We present a framework to study the performance of Additive Increase Multiplicative Decrease (AIMD) type flow control mechanisms. This is the kind of control used by TCP, the widely used transport protocol of the Internet . However, we anticipate that our results will also be applicable for other flow control mechanisms (e.g., the ABR mechanism in ATM networks). We employ a fluid approach , , ,  and  to model the controlled flow. Our model studies a general window-based fluid AIMD mechanism. Our model applies to the TCP protocol when the window size is large enough so that the packet nature of TCP is effectively diluted. The transmission rate of the source is assumed to grow linearly at a rate α. In the case of TCP where the flow is controlled via a congestion window, the transmission rate at any instant is equal to the window size divided by the Round Trip Time (RTT) of the connection. The growth of the transmission rate continues until the source receives a notification of congestion from the network or until the maximum window size is reached. In the case of TCP, the congestion is inferred from the loss of packets. It is an implicit notification compared to the explicit notification used by other flow control protocols as the ABR service in ATM or the ECN proposal in the Internet. We call the moment at which the source reduces its transmission rate a loss event. Upon detection of a loss, the transmission rate is scaled down by a (possibly random) factor a ∈ [0, 1]. The scaling factor depends on many factors. In the case of TCP, it depends on the version used, on the number of packet losses in the congestion period and on the way by which the loss is detected (e.g., duplicate ACKs or Timeout ). The Reno version of TCP divides its window by two for every packet loss . The Newreno and SACK versions do not divide their windows by more than two in a RTT, regardless of the number of packet losses during the RTT . We adopt an end-to-end approach for modeling the AIMD congestion control mechanism . The end-to-end approach considers the network as a black box whose output is the process of loss events. The physical characteristics of the network (topology, capacity, etc.) and the parameters of the traffic of other users are all summarized by the process of loss events that we shall consider in our analysis. The opposite of the end-to-end approach is the network specific approach  which considers directly the characteristics of the network when modeling the AIMD type protocols (e.g., ,  and  for TCP). The advantage of the end-to-end approach is that it can be applied to all networks resulting in the same loss process as that considered by the model. It is clear that the more general the loss process is, the larger the number of networks the model is able to cover. The process of loss events can be seen as a point process, where the appearance of a point corresponds to the appearance of a congestion signal, interpreted as a loss in the context of TCP, causing a reduction in the transmission rate. Different models have been proposed to study the performance of an AIMD mechanism using the end-to-end approach , ,  and , but these models make in general simple assumptions on the loss process, as periodic, Poisson, iid, etc. These assumptions may not hold on some Internet paths where losses are clustered or when the rate of the loss process changes following some underlying Markov chain. Our aim in this paper is to consider such paths. For example in Fig. 1, one can observe a scenario where the moments of transmission rate reduction are clustered together. This figure corresponds to the window size evolution of a New Reno  TCP connection running between two sites at the technology park Sophia Antipolis in south of France. Full-size image (30 K) Fig. 1. TCP window evolution. Figure options Here we would like to explicitly mention that our model provides a framework for analyzing AIMD type flow control mechanisms in general and in particular the AIMD behavior of TCP congestion avoidance phase. We are not claiming to model other features of TCP protocol. In our analysis we only take the loss events from the real TCP connection, and shall employ this real loss process to construct our AIMD mechanism against which we compare our model. Remark 1. Note that Fig. 1 shows, in addition to the slow oscillations in the congestion window caused by the congestion control algorithms of TCP, some quick oscillations. These quick oscillations are caused by the burstiness of TCP. Indeed, we measure the congestion window as the number of packets transmitted by the source and not yet acknowledged (packets in the pipe). But, this number presents quick oscillations due to the arrival in bursts of ACKs and consequently, the transmission in bursts of packets. These quick oscillations can be absorbed by modifying the operating system and reading the content of the variable describing the congestion window of TCP. Normally in the analysis of AIMD mechanisms it is assumed that the window is divided by a constant factor upon congestion detection (e.g., by a factor of two in the case of TCP), but we see in Fig. 1 a more severe reduction due to multiple consecutive divisions of the congestion window by two. When a congestion appears, the network continues dropping packets over multiple round-trip times resulting in these multiple consecutive divisions of the congestion window. In a previous paper , we presented a two-state Markovian model to account for such a burstiness of losses. In that paper, we considered a lossy path with two states Good and Bad together with potential loss events. The transmission rate may be reduced upon potential losses. A potential loss can transform into a real loss with probability pG in the Good state and with probability pB in the Bad state (pG ⩽ pB). The time between potential loss events is assumed to be independently and identically distributed. Our main contribution in  was to show that the throughput of the flow control mechanism increases with the increase in burstiness of losses when keeping the average loss rate unchanged. We validated the model via simulations, but did not provide any algorithm for the identification of its parameters from real traces. We would like to highlight here that by burstiness of losses, we mean loss events that appear close to each other, and not packets that are lost in bursts. It is known that TCP congestion control suffers when packets are lost in bursts . A loss event in our model can be the result of one or more packet losses. It is an event that results in a reduction of the congestion window. The factor by which the window is reduced can model the number of lost events due to network congestion (or due to some other phenomenon, e.g., noise in wireless networks). The present work is an extension of our previous work  to a multi-state Markovian case. Being motivated by some experimental results (e.g., Fig. 1), we allow the path of the connection to be described by more than two states. The need for more than two states for describing the path is also motivated by modeling results from  and  on mobile satellite channels, where it was shown that one needs typically at least four states. In , the scaling factor a is a random variable equal to either 0.5 (the potential loss becomes a real loss) or 1 (a potential loss is not transformed into a real loss). Here, we propose to study the scaling factor with a general distribution that depends on the state of the path. We present then some applications of our general model. These applications can be seen as different ways to infer the parameters of the general model from a real TCP trace. In particular, we provide a method for the parameter identification of our (two-state) model in . A comparison among the different applications is provided to see which one is the most efficient in predicting TCP performance. In the following section, we overview related works on AIMD modeling in general and on TCP modeling in particular. In Section 3, we present our general multi-state multi-reduction model for the AIMD mechanism. This general model is analyzed in Section 4. In Section 5, we provide several particular cases of the general model as well as their application to TCP modeling. We finally conclude in Section 6.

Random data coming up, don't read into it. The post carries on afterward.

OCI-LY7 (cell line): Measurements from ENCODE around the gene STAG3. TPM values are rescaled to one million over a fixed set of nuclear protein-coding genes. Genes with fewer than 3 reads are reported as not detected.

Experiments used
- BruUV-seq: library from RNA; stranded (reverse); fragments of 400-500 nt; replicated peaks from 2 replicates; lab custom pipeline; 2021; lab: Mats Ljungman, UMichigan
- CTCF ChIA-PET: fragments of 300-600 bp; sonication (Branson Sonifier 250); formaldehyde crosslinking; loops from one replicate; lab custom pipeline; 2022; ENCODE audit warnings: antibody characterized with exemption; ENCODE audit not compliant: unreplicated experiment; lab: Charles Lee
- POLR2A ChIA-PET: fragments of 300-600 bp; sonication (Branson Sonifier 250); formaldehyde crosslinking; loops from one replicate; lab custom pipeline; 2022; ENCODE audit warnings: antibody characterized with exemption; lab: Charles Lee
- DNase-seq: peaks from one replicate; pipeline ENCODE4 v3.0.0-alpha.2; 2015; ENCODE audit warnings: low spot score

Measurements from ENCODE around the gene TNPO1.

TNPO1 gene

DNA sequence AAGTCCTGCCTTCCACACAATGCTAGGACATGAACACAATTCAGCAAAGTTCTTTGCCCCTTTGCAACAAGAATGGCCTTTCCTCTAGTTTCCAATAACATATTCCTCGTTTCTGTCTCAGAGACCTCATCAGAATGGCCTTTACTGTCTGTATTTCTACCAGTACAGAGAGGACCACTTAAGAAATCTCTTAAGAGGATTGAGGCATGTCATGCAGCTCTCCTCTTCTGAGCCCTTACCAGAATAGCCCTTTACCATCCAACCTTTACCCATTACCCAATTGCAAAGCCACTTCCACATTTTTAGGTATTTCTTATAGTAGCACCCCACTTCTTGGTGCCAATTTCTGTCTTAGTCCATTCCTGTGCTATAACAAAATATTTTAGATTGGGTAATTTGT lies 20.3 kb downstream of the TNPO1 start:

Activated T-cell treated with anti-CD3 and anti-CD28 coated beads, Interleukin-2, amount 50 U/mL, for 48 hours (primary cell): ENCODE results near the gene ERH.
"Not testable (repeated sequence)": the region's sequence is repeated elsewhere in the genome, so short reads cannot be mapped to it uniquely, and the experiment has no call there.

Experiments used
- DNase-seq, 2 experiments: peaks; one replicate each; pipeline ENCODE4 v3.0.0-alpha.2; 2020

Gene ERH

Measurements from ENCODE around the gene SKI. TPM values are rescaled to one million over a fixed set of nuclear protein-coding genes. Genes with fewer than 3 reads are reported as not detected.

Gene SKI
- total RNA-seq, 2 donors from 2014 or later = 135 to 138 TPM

نتیجه گیری انگلیسی
We considered in this paper a multi-state Markov model to describe the loss process experienced by a flow control mechanism that has a linear window increase between losses, and a multiplicative window decrease upon a loss event. The modeling of some channels using a Markov chain with more than two states have long been advocated, see e.g.  and . Using an approach based on Laplace–Stieltjes Transform, we derived explicit expressions for the two first moments of the transmission rate of the mechanism just prior to losses, as well as the two first moments of the transmission rate at arbitrary time. The first moment of the transmission rate of the flow-control mechanism at an arbitrary time is often the measure of its throughput. We note that the expression for the second moment of the transmission rate at arbitrary time (call it the second moment of the throughput) could be useful in designing TCP friendly protocols for real time applications . In these applications, other parameters of the linear increase and multiplicative decrease are chosen so as to maintain the same throughput (as a function of the loss process and of the round-trip time) as the original TCP protocol. (The latter requirement on the throughput stems from fairness arguments.) Such applications (e.g., interactive voice or video transmissions) typically require a smaller variance of the transmission rate than the one of the original TCP in order to ensure a reasonable quality of service. In  we have succeeded in analyzing non Markovian models for loss events , and obtained similar performance measures using a completely different approach (that relies on some covariance functions of the inter-loss times). The approach proposed here, in contrast, leads to formulae that involve only a finite and small number of easily computable parameters. In addition, we proposed here methods for the identification of such parameters.